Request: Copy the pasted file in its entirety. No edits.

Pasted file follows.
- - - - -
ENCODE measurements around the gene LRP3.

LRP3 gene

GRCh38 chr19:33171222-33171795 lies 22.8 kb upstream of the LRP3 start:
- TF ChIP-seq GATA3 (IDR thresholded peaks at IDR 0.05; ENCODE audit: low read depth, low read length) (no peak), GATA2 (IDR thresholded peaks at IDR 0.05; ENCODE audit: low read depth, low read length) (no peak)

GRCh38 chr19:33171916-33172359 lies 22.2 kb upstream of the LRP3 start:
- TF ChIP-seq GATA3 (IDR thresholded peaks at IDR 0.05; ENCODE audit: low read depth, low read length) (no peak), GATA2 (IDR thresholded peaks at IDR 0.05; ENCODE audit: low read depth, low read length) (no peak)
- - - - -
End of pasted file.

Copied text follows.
ENCODE measurements around the gene LRP3.

LRP3 gene

GRCh38 chr19:33171222-33171795 lies 22.8 kb upstream of the LRP3 start:
- TF ChIP-seq GATA3 (IDR thresholded peaks at IDR 0.05; ENCODE audit: low read depth, low read length) (no peak), GATA2 (IDR thresholded peaks at IDR 0.05; ENCODE audit: low read depth, low read length) (no peak)

GRCh38 chr19:33171916-33172359 lies 22.2 kb upstream of the LRP3 start:
- TF ChIP-seq GATA3 (IDR thresholded peaks at IDR 0.05; ENCODE audit: low read depth, low read length) (no peak), GATA2 (IDR thresholded peaks at IDR 0.05; ENCODE audit: low read depth, low read length) (no peak)